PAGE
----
Cleantech
Bear Republic Brewery Unveils Energy-Positive Wastewater Treatment System

Sonoma County-based Bear Republic Brewing Company and Cambrian Innovation, a water and bioenergy technology provider, have unveiled an EcoVolt water treatment system at Bear Republic’s brewery in Cloverdale. The EcoVolt system uses a proprietary bioelectric technology to treat wastewater and generate biogas.

Bear Republic, known for its Racer 5 IPA and commitment to environmental stewardship, is the first brewery to purchase the energy-positive EcoVolt system, which will cut its water treatment costs, generate clean water and energy for use onsite, and significantly reduce the brewery’s CO2 footprint.

EcoVolt is the world’s first and only industrial-scale, bioelectrically enhanced wastewater treatment and reuse system. Electrically active organisms rapidly eliminate 80-90 percent of the biological oxygen demand (BOD). The bioelectrochemical system also converts CO2 directly into high-quality biogas that can be used onsite to generate both heat and electricity for Bear Republic’s production process. The EcoVolt is expected to deliver an annual return on investment of more than 25 percent. The system will enable the brewery to:

  • Generate enough clean heat and electricity to eliminate more than 50 percent of the site’s baseload electricity use
  • Supply more than 10 percent of the facility’s requirements with recycled water
  • Cut operational costs by hundreds of thousands of dollars annually

“We are pleased to announce this partnership with Cambrian Innovation as Bear Republic phases in this revolutionary wastewater reuse system,” said Richard R. Norgrove, Sr., Bear Republic's CEO.

“Sustainable production practices have been a cornerstone of Bear Republic’s business since we started in 1996,” says Bear Republic Brewmaster and COO Richard “Ricardo” Norgrove, Jr. “Cambrian’s innovative technology not only fulfills this mission, but also has proven to be a valuable asset for our business, especially as California is in the midst of a drought. By removing barriers to production expansion due to water resource limitations, we can fulfill a family dream of expanding our business within Sonoma County and creating a true destination brewery.”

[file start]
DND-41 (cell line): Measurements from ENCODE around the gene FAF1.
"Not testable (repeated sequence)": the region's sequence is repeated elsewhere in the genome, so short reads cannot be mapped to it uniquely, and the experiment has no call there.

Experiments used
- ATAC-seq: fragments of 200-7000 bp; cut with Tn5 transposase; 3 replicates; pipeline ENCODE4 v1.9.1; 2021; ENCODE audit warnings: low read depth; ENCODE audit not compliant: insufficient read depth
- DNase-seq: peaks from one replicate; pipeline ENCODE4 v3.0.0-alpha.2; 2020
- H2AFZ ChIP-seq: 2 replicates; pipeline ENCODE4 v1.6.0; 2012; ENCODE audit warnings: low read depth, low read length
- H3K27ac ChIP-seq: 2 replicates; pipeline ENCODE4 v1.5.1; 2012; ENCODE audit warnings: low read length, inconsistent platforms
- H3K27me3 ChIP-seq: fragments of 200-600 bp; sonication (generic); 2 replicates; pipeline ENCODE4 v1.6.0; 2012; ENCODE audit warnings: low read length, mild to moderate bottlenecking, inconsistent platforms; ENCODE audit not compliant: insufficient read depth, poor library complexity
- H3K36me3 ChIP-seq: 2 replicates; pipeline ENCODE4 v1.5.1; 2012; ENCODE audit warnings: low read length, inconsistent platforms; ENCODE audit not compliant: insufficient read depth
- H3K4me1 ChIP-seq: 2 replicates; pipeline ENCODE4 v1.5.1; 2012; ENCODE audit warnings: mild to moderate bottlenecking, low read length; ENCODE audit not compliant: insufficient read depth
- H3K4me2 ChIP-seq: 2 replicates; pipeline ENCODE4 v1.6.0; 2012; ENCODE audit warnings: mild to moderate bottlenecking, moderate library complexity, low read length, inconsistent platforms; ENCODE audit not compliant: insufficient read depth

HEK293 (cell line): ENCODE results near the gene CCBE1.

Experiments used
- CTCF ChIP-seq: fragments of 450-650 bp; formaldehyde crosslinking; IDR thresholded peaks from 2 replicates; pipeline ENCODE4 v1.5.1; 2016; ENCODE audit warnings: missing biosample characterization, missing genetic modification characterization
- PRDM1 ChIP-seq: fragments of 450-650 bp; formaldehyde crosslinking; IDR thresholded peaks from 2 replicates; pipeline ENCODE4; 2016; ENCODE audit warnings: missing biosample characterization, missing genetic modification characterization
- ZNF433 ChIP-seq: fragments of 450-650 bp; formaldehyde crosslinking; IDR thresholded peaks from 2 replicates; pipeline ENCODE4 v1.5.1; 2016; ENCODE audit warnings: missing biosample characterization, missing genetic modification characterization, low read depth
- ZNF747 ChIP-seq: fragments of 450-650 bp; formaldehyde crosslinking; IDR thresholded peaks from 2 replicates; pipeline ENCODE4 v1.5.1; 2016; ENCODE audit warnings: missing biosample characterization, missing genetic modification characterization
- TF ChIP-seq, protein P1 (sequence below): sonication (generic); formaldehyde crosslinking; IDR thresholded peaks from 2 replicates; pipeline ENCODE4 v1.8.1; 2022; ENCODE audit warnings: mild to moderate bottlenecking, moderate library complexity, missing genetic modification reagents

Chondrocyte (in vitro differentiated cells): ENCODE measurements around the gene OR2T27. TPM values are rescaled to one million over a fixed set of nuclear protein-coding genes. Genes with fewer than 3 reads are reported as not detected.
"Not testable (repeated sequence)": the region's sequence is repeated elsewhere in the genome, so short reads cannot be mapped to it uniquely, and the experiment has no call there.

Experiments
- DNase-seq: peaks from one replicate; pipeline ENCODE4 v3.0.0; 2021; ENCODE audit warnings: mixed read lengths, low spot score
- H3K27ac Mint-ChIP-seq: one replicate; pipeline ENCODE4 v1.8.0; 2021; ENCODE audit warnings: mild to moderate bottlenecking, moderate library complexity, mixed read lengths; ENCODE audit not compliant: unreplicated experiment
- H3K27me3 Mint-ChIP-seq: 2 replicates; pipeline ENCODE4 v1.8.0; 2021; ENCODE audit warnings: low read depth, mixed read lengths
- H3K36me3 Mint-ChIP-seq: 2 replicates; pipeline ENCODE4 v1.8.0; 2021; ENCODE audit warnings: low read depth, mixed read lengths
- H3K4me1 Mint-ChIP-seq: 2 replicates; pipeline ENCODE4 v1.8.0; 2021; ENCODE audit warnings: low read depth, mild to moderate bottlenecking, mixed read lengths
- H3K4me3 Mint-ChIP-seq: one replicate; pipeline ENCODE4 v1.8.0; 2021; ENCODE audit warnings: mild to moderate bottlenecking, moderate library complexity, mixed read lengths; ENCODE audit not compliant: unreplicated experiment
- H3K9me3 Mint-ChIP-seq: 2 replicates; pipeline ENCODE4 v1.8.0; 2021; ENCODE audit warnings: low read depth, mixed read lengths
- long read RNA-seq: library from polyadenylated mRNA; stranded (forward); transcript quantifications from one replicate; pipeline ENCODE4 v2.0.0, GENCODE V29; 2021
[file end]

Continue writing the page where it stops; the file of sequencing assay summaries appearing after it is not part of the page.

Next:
The EcoVolt installation includes a “headworks” unit, modular reactors for treatment and a packaged combined heat and power system. The reactors are delivered on a flatbed truck and are the size of a cargo shipping container, enabling rapid and simple system installation and commissioning. The modular design enables food and beverage companies to incrementally add capacity as they grow, reducing upfront capital expenses. Bear Republic plans to treat current water capacity and expand units as it grows. EcoVolt’s bioelectric capabilities allow for continuous, remote monitoring and control, further reducing operational costs.

“Bear Republic is not just implementing one of the most advanced water treatment and reuse systems ever developed — they’re also saving money from day one,” said Dr. Matthew Silver, founder and CEO of Cambrian Innovation. “EcoVolt is proven to treat wastewater and generate energy in a single process, reducing operating expenses and aiding with wastewater regulation compliance. With this installation, Bear Republic has reaffirmed its reputation as a pioneering brewery.”

Beer brewing is a water-intensive industry, typically consuming up to ten times the amount of water for beer produced. Bear Republic has worked hard to achieve a 3.5 to 1 ratio and with EcoVolt they expect to do even better. The system enables varying types of water reuse ranging from tank washing to irrigation, cutting sewer charges substantially while ensuring a stable water supply for the City of Cloverdale.

While companies in industries ranging from energy to marijuana farming are reaping an array of cost- and footprint-reducing benefits from wastewater treatment, municipalities are also using the technologies to create valuable resources:

  • A Dutch wastewater treatment facility and paper mill are testing out a new sewage recycling system that reduces sludge formation by half, cuts operational costs by 30 percent, significantly increases treatment capacity and yields biosolids that can be converted into Recyllose — a new sterilized product based on cellulose extracted from the wastewater, which is packed into a reusable commodity for use in the paper, construction, plastic and energy industries.
  • Petaluma, Calif., is exploring ways to retrofit its sewer facility to accept high-density waste from industrial users and turn it into electricity to offset the city's energy costs. This is expected to result in a proposal to create a methane digester that turns waste into energy.
  • And New York City recently announced a pilot program that will deliver the thousands of pounds of food waste currently shipped to out-of-state landfills to Brooklyn’s Newton Creek Wastewater Treatment Plant, where it will be mixed with wastewater sludge to produce biogas, which will be converted into clean natural gas that will be used to heat homes and businesses across the five boroughs.
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